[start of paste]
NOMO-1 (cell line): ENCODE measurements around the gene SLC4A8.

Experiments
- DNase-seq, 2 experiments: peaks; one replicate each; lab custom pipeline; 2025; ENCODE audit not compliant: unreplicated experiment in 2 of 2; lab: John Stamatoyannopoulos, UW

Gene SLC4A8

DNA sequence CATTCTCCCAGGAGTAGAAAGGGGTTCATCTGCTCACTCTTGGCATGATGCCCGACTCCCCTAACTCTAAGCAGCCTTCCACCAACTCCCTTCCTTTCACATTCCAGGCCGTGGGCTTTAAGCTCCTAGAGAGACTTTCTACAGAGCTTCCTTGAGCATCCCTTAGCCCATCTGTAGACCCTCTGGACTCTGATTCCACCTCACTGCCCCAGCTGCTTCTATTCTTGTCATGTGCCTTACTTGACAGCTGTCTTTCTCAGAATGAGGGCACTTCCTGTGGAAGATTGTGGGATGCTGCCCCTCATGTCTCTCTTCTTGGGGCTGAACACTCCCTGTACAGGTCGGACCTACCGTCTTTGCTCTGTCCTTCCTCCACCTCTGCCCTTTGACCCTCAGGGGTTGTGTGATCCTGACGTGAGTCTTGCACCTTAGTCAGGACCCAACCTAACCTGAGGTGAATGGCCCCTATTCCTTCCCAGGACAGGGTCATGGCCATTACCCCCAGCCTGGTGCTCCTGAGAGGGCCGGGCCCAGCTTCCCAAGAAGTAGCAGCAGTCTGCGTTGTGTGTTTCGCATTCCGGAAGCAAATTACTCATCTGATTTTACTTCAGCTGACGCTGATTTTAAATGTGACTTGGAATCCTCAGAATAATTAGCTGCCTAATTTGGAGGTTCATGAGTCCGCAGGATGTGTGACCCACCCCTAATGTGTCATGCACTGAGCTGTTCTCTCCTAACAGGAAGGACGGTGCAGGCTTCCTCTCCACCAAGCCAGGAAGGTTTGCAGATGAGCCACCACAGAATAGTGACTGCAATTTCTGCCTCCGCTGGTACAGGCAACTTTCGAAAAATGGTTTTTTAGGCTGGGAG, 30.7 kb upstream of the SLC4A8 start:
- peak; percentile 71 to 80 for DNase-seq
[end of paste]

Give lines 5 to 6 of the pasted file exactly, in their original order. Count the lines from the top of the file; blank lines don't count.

DNA sequence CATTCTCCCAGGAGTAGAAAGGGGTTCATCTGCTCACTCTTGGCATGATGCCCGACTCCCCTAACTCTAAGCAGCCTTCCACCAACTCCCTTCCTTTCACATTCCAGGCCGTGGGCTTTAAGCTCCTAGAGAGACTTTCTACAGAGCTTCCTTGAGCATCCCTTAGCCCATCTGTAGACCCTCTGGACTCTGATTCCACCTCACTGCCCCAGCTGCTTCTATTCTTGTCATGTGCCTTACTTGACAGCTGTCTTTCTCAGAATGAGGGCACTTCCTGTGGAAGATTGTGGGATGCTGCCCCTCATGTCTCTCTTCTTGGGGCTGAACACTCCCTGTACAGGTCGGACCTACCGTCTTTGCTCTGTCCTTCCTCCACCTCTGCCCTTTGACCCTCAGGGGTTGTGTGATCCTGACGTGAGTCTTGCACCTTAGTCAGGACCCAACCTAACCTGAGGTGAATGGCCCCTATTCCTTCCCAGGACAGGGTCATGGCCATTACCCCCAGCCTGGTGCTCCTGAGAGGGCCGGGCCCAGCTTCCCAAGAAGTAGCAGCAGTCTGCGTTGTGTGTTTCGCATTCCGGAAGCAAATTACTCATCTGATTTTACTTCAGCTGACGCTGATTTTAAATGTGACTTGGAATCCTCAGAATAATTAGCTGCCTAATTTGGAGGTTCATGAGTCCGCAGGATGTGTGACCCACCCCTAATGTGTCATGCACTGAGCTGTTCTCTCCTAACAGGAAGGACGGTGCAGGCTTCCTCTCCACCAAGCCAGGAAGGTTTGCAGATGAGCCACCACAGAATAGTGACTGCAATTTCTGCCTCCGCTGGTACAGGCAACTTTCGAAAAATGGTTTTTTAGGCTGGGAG, 30.7 kb upstream of the SLC4A8 start:
- peak; percentile 71 to 80 for DNase-seq